Thursday, February 5, 2009

What's Good About Being Homeless

It is difficult being homeless, do not doubt that. But if one is forced into a community, and within that community one finds excitement and boredom, joys and heartaches, family and friends—just like any other community—then the thought comes into the mind, “Why NOT be a part of this community?” Then the unjust illegality of the situation just isn’t an issue anymore. The question is: which community is the best fit for me?

Here's a brief list of good things about being homeless:
To be homeless is to refuse to run the rat race.
To be homeless is direct access to help people in need, even if you have little yourself
To be homeless is to live a radical lifestyle, on the edge
To be homeless is to be “bad” in a good way
To be homeless is to be flexible


philpalm said...

Yes I got several comments that I avoided the stressful rat race.

Homelessness is not fun, at times you can get lice, bedbugs and be attacked by unknown people.

Living as a homeless you have more empathy with those who also share the lifestyle of homelessness. With the recession at least you know how things could be worse.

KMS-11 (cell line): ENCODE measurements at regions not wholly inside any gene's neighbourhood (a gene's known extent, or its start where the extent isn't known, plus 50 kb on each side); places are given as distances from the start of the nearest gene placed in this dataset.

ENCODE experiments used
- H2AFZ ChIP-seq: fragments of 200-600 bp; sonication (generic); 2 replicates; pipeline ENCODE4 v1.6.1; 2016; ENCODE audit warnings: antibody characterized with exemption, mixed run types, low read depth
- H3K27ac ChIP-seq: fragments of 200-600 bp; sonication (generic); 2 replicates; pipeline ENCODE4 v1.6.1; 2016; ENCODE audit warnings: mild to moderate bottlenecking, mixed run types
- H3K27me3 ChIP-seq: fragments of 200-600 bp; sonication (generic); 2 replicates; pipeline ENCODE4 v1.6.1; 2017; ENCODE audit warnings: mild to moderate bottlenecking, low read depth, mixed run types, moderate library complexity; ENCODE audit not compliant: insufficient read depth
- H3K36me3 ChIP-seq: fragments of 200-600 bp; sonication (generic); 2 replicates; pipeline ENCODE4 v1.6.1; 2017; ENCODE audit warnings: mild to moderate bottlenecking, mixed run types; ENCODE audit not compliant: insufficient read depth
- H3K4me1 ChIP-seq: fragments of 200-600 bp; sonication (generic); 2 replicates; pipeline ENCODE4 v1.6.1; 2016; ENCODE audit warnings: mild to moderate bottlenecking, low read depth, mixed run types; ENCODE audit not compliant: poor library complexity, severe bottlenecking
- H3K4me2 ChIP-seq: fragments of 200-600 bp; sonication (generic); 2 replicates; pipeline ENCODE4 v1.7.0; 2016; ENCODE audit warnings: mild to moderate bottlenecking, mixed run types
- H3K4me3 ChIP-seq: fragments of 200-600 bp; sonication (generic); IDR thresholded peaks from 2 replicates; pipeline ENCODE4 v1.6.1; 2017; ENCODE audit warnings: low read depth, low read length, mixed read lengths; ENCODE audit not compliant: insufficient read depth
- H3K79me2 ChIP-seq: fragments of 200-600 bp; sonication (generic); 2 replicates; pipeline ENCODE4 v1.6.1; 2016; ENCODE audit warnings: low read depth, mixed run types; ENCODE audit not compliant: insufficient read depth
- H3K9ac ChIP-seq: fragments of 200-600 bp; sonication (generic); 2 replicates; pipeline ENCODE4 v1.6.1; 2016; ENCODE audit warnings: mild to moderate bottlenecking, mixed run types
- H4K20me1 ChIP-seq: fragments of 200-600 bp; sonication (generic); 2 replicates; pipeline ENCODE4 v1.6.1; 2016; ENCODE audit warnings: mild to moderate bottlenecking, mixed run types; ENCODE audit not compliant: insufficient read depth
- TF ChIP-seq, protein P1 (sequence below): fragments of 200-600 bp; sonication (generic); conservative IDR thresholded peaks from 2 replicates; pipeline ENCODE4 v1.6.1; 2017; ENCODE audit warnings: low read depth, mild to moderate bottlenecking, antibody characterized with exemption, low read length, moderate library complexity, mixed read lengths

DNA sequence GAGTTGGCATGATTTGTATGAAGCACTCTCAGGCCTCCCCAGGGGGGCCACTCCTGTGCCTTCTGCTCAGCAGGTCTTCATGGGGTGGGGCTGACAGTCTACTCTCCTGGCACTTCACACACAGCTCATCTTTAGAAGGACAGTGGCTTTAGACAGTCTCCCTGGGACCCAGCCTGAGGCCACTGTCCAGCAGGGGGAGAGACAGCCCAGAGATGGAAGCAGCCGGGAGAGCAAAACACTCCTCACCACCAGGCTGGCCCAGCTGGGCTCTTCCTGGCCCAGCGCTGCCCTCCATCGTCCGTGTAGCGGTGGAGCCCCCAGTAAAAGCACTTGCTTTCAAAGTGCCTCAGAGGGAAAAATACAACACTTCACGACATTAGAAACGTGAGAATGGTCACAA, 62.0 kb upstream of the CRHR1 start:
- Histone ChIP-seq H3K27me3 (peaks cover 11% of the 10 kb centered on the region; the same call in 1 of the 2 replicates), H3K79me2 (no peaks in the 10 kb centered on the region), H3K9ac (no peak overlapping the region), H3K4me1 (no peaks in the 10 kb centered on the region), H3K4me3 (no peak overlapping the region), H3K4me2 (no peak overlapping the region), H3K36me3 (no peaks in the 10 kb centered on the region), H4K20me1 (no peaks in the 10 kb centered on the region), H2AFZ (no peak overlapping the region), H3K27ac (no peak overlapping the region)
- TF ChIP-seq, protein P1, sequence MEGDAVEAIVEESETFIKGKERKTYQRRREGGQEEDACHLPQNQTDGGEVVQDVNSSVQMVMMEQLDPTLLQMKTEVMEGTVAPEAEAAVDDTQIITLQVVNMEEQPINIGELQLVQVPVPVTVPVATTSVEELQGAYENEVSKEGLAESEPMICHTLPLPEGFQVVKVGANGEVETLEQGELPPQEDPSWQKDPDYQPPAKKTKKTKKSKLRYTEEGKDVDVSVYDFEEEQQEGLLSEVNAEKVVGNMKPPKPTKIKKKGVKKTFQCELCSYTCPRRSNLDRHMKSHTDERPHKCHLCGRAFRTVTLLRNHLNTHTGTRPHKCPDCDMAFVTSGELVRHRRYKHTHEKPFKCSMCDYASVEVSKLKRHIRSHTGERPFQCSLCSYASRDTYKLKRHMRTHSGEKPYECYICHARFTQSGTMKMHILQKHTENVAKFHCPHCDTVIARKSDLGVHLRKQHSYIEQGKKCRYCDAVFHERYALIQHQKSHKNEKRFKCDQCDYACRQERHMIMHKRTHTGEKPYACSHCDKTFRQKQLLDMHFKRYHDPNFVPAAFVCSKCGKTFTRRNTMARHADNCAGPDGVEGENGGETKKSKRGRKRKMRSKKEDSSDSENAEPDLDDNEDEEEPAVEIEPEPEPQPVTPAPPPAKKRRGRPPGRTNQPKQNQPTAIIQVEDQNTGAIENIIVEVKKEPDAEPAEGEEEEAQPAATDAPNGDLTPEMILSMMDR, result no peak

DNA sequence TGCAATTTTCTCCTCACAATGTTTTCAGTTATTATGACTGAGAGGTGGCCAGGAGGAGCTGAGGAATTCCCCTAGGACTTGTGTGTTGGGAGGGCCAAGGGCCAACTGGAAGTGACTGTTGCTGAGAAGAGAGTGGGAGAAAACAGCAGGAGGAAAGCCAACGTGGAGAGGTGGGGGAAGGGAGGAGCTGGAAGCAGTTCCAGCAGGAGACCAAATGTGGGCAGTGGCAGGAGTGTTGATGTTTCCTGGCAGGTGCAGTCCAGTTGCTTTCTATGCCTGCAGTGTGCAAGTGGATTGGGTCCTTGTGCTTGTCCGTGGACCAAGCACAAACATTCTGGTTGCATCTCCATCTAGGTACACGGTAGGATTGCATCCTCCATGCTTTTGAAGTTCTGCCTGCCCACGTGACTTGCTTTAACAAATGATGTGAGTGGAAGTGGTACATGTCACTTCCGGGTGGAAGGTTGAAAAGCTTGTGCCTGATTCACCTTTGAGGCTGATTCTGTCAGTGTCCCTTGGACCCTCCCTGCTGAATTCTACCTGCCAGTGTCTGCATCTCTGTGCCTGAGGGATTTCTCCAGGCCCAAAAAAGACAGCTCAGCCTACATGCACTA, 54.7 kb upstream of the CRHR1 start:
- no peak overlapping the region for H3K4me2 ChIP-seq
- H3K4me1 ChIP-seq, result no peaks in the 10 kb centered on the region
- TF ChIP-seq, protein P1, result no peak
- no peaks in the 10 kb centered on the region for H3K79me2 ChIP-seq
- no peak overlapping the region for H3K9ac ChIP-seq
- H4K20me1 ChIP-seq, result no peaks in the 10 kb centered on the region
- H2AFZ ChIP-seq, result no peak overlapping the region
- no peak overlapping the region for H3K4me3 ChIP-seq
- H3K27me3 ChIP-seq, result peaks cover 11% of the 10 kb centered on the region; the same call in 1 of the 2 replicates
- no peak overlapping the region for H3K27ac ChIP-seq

Last night a neighbor who just got released from jail visited me. I hope I have the patience and time to deal with him fairly. Love is a step into the unknown....

Steve Kimes said...

I certainly wouldn't say homelessness is fun. But when you are a part of a community, it can have it's joys, just like any other kind of life. It isn't something the majority of people would choose, but people on the street tend to make the best of it.

Anyone can get lice, bedbugs or be attacked. Frankly, the easiest way to get lice is to have kids-- I should know! I think the hardest thing about being homeless is that you feel vulnerable. All of us are vulnerable, but when you sleep on the street you feel it more than anyone else.

I liked your other comment about empathy. I know that is true. People who are poor or on the street are more open to helping others. But I think that part of that is because there isn't as much "status quo" to maintain. You don't have to be as "busy".

Steve K